JAKARTA: Malaysian palm oil futures eased slightly on Friday due to profit-taking after five days of gains, with trading seen range-bound as the focus shifts to US lawmakers who are struggling to reach a deal to avert a possible sovereign default next week.
By the mid-day break, the benchmark December contract on the Bursa Malaysia Derivatives Exchange had edged down 0.5 per cent to RM2,378 per tonne.
Total traded volume stood at 13,574 lots of 25 tonnes each, higher than the usual 12,500 lots.
"It is purely profit-taking after four days of being up," said a trader with a foreign commodities brokerage, adding that the debt standoff in the United States was holding traders back ahead of the weekend.
Republican lawmakers, who have not passed budget funding, on Thursday offered a plan that would extend the US government’s borrowing authority for several weeks, staving off a default that could come as soon as October 17.
Palm prices are on course for a three per cent gain this week, the highest weekly gain since mid-August.
"It has been a very good week," the trader added. "A lot of people are bearish in the market, but the MPOB report was a big surprise ... everybody was looking for about 1.9 million tonnes.
Malaysia’s palm oil stocks in September edged up to 1.78 million tonnes, a smaller-than-expected rise as output of the tropical oil grew slower than anticipated and exports remained healthy, data from the Malaysian Palm Oil Board showed on Thursday.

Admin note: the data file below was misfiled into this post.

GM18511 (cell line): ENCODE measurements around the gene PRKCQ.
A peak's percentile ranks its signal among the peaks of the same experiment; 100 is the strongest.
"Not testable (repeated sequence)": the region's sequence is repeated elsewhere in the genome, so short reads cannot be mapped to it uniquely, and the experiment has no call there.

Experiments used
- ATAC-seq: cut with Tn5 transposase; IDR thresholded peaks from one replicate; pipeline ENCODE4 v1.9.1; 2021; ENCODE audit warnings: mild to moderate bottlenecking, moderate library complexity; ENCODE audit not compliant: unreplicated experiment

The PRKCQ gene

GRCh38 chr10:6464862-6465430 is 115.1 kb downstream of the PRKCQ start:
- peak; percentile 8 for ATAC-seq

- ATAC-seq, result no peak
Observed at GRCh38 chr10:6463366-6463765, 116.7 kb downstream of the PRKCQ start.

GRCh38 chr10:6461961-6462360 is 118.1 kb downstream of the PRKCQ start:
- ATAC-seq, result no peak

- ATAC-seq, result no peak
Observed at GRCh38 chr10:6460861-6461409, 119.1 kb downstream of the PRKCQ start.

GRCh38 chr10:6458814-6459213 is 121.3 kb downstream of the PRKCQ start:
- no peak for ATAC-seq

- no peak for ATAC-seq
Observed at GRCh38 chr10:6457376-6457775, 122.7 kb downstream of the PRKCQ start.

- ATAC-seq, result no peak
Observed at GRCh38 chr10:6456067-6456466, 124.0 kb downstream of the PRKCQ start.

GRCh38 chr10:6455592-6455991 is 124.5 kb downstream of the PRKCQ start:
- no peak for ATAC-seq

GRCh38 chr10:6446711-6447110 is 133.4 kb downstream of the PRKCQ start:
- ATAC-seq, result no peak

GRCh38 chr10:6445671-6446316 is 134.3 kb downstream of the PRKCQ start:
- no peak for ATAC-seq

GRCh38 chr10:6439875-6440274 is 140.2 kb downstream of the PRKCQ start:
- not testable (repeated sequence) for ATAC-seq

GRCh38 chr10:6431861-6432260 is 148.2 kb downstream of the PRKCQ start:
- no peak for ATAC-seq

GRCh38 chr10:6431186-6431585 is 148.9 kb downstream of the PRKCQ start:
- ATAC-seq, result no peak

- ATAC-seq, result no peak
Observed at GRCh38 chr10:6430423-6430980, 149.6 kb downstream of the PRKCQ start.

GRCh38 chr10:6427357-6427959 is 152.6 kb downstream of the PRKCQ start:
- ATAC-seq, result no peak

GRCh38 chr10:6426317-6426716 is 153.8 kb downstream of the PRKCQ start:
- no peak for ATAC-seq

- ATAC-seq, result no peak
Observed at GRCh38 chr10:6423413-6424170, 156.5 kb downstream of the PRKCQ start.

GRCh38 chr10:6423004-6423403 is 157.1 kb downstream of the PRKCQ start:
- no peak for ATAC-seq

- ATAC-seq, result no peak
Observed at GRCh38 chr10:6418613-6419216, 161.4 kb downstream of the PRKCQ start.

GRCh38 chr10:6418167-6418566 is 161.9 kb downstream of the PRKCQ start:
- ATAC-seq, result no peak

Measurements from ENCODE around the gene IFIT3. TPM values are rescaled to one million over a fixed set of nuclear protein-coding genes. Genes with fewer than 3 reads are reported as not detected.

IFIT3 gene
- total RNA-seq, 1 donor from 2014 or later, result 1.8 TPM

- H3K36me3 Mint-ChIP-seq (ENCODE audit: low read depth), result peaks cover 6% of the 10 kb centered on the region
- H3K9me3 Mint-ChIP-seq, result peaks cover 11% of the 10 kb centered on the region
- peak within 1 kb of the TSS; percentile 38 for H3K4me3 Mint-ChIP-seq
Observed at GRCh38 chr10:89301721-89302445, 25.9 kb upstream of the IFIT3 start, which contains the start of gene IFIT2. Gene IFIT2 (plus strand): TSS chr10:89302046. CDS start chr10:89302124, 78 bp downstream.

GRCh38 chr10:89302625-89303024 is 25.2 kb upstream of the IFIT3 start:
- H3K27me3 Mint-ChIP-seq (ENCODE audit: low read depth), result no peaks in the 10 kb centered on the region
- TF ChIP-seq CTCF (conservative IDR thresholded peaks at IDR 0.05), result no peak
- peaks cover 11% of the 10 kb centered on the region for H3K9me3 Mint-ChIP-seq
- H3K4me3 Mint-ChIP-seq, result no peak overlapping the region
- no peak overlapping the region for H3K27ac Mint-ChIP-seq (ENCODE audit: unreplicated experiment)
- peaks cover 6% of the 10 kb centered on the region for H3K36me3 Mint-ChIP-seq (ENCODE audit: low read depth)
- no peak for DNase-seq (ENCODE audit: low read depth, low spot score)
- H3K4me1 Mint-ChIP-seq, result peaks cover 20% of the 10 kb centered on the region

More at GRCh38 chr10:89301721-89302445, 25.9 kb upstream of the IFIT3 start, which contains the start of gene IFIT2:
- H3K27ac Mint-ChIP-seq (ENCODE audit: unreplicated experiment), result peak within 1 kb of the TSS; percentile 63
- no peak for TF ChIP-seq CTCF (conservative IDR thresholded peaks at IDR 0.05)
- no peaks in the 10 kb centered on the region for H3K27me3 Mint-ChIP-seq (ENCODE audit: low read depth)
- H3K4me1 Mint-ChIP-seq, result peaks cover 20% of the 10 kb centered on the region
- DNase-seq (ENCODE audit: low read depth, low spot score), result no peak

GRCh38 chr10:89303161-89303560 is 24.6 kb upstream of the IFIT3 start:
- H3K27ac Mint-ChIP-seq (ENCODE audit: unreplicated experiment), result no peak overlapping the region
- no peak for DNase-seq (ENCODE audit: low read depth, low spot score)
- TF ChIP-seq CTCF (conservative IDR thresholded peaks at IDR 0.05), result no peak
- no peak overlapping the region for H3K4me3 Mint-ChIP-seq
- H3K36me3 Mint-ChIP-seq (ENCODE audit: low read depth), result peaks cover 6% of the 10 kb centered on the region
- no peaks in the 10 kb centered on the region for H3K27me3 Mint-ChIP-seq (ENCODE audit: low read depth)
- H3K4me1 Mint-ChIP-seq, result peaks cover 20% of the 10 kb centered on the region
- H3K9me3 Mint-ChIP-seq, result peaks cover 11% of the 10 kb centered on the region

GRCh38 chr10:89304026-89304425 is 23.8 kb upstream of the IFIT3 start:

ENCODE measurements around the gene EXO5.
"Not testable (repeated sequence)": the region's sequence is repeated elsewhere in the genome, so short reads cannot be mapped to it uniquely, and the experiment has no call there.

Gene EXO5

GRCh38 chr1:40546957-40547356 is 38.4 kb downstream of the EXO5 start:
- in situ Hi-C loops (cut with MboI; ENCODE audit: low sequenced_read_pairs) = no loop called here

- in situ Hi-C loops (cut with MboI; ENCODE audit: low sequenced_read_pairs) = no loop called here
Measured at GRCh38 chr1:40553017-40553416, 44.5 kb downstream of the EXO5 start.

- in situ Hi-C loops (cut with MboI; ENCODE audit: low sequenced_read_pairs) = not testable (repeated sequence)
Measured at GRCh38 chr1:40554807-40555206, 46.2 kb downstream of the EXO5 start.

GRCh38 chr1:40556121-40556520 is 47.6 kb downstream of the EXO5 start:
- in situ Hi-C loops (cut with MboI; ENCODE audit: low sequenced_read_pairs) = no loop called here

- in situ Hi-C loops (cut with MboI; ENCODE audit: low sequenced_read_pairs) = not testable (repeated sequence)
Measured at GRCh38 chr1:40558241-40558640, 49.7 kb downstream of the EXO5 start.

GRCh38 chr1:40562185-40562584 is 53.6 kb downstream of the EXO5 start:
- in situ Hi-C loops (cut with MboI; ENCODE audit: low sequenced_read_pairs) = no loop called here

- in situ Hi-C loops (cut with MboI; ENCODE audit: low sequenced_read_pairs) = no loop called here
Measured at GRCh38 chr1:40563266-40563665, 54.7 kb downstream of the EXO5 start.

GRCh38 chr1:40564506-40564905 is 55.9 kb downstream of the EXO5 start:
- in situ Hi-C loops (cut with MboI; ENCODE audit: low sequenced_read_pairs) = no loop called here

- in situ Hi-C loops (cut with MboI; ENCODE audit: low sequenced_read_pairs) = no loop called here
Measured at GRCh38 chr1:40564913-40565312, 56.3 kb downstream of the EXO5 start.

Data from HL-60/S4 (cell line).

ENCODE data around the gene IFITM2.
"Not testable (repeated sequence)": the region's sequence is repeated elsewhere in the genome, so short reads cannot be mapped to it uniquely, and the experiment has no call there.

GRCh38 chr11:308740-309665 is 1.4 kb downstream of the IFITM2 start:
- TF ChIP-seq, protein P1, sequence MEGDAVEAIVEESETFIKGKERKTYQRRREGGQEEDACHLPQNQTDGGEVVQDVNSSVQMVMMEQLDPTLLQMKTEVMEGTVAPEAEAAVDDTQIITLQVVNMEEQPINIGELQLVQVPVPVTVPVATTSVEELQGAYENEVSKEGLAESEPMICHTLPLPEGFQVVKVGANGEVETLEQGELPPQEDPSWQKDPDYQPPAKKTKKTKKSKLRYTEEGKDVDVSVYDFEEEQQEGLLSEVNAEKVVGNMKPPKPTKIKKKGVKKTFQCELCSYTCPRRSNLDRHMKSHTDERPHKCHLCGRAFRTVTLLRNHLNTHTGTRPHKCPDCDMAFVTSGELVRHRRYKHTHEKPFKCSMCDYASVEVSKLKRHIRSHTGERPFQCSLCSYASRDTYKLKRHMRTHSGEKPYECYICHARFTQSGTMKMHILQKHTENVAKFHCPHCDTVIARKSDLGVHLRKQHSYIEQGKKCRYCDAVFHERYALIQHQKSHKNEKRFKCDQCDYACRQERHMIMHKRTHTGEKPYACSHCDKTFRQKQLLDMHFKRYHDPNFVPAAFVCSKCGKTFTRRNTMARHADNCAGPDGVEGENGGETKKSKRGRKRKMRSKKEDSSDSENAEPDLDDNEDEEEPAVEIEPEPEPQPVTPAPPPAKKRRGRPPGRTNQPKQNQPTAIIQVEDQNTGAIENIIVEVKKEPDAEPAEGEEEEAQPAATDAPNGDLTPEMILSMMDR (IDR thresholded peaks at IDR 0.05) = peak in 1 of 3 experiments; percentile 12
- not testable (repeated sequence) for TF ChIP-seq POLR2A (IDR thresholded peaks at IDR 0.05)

In other data, exports of Malaysian palm oil products for October 1-10 rose 22.5 per cent to 550,877 tonnes from 449,821 tonnes shipped during September 1-10, cargo surveyor Societe Generale de Surveillance said.
Palm oil exports from Indonesia, the world’s top producer, rose four per cent to 1.455 million tonnes in August, according to Bank Indonesia data on Thursday.
"The lower prices are because of the ringgit’s strength," said a Jakarta-based palm trader. "This week, our palm oil production data did not increase as much as what people expected, and exports remain good."
Asian currencies rose as risk sentiment improved on growing hopes for a deal in Washington.
Technicals showed Malaysian palm oil is due for a fall to RM2,349 per tonne, as a short-term uptrend is peaking, Reuters market analyst Wang Tao said.
In other markets, Brent oil slipped towards US$111 per barrel but was still on track to end the week higher after an overnight jump in prices due to concern over supply risks in the Middle East and hopes of a deal to end the US budget crisis.
In competing vegetable oil markets, the US soyoil contract for December fell 0.8 per cent in early Asian trade. The most-active January soybean oil contract on the Dalian Commodities Exchange was little changed.-- Reuters